The food industry has a bit of a terminology problem when it comes to one of the top trends in the industry: artisan. There's no question that the term has become a buzz phrase, but what, exactly, do food brands mean when they label a loaf of bread or block of cheese “artisanal?”
Is it meaningless marketing-speak targeted toward young consumers? Is it an acknowledgement by the industry that consumers want less mass production in the food supply? And given population sizes and price sensitivities, is less mass production of food even possible?
What Does "Artisanal" Mean?
There are two basic definitions:
- Pertaining to or noting a person skilled in an applied art.
- Pertaining to or noting a high-quality or distinctive product made in small quantities, usually by hand or using traditional methods.
By that measure, very few artisan foods currently on the market are truly artisanal.
How many journeyman or master chefs are serving up McDonald's "Artisan Grilled Chicken Sandwich?" None, of course.
Though advertising touts that the sandwiches are "seasoned to perfection with ingredients like salt, garlic and parsley," no one seems seriously impressed at McDonald's ability to use salt as a seasoning. "Artisan roll?" It sure looks a lot like a regular bun. Nor are those sandwiches made according to any "traditional" methods, unless one refers to the tradition McDonald's has had, since the 1950s, of producing large quantities of fast food made according to a corporate spec card.
There's nothing "artisanal" about McDonald's grilled chicken sandwich; it's McDonald's same old grilled chicken sandwich, illuminated by gloriously hyperbolic copywriting.
As Adam Sachs put it, deconstructing the trend in Details, "the neo-Artisanal era is an annotated age, in which every cup of coffee comes with a backstory as compelling as that of an Olympic athlete."
Yet the demand for "artisanal," in itself, certainly means something — or at least represents something. Millennial foodies want real-ness.
Millennials Are Having A Crisis Of Conscience
Young, Western adults grew up in a culture they understand to have been a largely unrealistic construct. Their generally well-to-do (compared to previous generations) Baby Boomer parents raised them in an era when anything could be had on demand and quickly.
But that sort of convenience came at a cost.
Millennials ate fast food kids' meals and sugary cereals that came with toys, which they were relentlessly told — via a steady stream of cartoon-framing television ads — to demand of their parents. They were fed canned, heat-and-serve pasta and salty TV dinners by dual-income, working parents after school, before a frenzied car ride to soccer practice. They were given pizza squares, tater tots and chocolate milk as school lunches and told that the government considered this to be a healthy, balanced meal.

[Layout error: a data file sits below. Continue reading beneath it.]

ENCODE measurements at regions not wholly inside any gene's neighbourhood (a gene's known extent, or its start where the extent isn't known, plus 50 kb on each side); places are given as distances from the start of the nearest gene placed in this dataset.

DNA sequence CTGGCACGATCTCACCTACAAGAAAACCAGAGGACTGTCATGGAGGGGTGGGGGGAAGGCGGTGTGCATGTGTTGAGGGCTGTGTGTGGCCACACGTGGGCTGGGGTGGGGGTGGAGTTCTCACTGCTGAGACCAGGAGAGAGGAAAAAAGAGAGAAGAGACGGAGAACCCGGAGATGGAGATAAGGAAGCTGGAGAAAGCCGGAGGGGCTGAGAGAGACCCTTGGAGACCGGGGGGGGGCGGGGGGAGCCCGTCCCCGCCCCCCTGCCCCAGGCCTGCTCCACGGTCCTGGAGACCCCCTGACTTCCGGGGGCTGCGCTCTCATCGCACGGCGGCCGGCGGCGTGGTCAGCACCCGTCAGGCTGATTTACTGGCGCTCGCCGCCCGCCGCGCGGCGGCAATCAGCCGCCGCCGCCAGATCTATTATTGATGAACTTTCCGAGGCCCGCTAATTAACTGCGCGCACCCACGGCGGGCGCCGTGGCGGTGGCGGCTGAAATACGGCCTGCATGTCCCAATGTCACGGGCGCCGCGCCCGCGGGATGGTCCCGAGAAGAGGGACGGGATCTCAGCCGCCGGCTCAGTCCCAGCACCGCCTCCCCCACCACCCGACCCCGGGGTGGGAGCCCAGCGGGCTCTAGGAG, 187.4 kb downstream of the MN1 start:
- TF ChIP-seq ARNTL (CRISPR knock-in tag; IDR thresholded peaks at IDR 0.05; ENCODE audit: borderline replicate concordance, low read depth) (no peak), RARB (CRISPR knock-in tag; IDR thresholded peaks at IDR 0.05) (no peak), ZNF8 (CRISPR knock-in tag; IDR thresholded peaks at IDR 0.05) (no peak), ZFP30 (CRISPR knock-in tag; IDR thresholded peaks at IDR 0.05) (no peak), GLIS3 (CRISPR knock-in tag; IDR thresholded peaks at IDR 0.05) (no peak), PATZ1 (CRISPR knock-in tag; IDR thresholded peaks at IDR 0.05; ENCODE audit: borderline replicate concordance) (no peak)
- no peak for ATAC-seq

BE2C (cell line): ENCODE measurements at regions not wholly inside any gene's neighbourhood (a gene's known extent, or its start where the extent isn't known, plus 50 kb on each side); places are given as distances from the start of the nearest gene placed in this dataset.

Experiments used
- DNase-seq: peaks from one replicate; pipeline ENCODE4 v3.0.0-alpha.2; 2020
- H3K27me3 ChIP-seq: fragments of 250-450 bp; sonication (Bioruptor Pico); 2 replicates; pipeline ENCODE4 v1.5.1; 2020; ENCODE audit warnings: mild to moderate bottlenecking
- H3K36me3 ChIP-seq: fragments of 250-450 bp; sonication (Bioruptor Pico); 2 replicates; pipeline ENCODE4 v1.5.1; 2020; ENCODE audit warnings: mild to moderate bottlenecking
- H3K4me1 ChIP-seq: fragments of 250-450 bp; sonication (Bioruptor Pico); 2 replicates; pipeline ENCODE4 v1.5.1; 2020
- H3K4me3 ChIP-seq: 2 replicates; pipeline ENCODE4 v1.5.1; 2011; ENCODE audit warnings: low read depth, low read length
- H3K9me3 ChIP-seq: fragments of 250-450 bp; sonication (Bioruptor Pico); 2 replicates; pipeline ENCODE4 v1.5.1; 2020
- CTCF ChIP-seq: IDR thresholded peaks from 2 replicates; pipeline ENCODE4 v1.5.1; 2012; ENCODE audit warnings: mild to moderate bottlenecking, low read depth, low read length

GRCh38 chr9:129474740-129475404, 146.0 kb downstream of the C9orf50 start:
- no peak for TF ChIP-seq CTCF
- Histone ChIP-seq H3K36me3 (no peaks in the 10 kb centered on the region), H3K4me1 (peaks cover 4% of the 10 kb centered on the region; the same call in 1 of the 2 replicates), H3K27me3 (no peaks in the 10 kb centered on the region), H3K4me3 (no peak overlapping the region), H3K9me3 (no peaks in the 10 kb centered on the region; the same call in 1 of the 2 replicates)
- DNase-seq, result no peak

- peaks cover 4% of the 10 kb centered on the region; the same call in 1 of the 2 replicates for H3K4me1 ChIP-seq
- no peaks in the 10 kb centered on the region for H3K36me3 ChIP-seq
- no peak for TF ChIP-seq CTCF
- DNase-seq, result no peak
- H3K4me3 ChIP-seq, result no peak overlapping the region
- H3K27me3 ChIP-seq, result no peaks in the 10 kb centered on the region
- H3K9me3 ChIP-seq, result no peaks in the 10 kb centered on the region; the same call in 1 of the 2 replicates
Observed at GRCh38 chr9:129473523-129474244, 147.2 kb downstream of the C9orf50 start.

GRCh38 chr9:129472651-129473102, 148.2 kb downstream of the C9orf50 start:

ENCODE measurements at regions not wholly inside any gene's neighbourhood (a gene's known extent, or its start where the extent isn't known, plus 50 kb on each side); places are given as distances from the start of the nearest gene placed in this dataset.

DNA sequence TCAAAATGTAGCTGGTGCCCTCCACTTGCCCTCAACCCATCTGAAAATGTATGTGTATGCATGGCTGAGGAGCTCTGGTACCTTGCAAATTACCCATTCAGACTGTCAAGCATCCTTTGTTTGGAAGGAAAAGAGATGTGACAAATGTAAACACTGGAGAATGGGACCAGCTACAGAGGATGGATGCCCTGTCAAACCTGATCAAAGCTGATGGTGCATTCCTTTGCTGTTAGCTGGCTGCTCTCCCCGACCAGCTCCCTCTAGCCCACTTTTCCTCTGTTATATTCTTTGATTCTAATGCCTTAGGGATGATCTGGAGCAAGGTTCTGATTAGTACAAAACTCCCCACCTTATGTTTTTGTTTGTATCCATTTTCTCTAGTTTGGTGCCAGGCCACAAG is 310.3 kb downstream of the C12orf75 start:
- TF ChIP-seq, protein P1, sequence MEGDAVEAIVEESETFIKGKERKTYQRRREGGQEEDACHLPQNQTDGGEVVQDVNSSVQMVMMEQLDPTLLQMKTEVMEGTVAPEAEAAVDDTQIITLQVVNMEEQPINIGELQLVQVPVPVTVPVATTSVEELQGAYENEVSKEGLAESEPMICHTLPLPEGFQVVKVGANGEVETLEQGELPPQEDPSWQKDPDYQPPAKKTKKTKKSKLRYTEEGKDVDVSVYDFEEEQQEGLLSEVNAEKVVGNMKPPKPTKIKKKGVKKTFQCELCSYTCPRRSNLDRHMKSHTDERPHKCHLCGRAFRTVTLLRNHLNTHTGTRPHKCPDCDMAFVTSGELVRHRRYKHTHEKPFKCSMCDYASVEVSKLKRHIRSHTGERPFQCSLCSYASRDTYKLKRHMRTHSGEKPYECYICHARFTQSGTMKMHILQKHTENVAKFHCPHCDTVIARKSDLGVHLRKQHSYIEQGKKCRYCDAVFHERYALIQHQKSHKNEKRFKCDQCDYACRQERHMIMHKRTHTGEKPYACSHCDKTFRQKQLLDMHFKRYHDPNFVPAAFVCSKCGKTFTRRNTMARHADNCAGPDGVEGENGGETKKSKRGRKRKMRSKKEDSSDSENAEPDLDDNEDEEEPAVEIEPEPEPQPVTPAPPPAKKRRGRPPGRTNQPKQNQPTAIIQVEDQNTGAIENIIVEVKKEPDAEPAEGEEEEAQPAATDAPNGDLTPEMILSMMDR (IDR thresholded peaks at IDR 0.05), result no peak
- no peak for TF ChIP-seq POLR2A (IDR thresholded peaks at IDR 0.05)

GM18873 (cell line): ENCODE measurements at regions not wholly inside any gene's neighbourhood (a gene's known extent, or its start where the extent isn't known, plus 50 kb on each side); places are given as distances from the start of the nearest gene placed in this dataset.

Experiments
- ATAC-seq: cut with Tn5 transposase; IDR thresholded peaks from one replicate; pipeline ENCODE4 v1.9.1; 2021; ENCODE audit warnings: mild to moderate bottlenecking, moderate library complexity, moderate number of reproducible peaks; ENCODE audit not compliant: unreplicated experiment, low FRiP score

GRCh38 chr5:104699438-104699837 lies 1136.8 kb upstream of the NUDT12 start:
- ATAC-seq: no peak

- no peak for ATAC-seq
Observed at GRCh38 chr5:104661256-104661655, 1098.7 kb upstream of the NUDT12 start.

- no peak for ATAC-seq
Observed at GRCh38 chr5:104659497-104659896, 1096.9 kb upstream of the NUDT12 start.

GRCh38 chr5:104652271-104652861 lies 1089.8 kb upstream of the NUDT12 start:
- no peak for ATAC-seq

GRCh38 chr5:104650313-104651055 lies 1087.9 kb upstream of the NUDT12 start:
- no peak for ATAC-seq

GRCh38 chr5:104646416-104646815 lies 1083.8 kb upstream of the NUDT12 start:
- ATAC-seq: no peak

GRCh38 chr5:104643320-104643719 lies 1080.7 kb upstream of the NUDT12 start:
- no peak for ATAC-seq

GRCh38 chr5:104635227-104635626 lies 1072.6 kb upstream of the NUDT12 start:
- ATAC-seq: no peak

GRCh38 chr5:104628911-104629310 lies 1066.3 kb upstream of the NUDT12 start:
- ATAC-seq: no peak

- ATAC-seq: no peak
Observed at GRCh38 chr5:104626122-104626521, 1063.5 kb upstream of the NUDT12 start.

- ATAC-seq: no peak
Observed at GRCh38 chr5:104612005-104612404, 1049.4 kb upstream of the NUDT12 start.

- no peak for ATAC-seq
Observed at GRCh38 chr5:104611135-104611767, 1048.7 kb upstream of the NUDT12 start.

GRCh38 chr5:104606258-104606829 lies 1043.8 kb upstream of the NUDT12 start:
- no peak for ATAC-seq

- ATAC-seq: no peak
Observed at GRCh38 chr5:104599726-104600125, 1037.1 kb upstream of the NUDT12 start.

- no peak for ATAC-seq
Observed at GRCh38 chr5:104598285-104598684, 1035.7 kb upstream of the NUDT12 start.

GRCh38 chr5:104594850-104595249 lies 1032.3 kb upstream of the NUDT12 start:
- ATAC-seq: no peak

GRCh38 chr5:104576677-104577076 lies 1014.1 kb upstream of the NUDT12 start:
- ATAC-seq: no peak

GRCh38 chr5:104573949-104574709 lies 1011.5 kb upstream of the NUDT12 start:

The result? Obesity, low energy levels, and food boredom that could only be broken in short bursts by a snack even saltier, even sweeter, and even more exotic. And though food boredom will continue to be a lifelong struggle for most of them, health consciousness will not.
The Millennials have revolted. They're tired of the same old, same old mass-produced food. And what do you get when you cross desires for small-batch production, healthy ingredients and taste for the exotic? You get demand for "artisanal."
Can Food Producers Really Deliver Artisanal An Masse?
No. Of course not. There are roughly 7.5 billion people in the world — a number that grows every day. True small-batch production could never meet the demands of even a fraction of the worldwide consumers who report desiring it.
But the food industry can meet consumers' demands in spirit. As Time's Josh Ozersky asserted, the move toward "artisanal" branding has "everything to do with delivery. It’s the transaction that matters."
While there may be some lackluster efforts, many food companies are moving toward better quality ingredients, fewer preservatives, less processing and more consideration given to the end flavor experience. Does that improve quality? Undoubtedly, from the Millennial consumer's point of view.
The key takeaway? No Millennial consumer realistically expects batches to be all that small, nor do they expect foods to be produced in ancient kitchens by master chefs using archaic methods. But they want to believe that their food could have been produced that way. They want to be told a fairy tale, and they're savvy enough to advertising to want that fairy tale to sound plausible.
Millennials want their food to taste fresh. They want flavors and presentations that excite their senses. They want ingredients to be truly nutritious, not obesity-driving or, potentially, found to be cancer-causing in 10 to 20 years. And, above all, they want their food to be everything that food in the 1980s and early 1990s wasn't.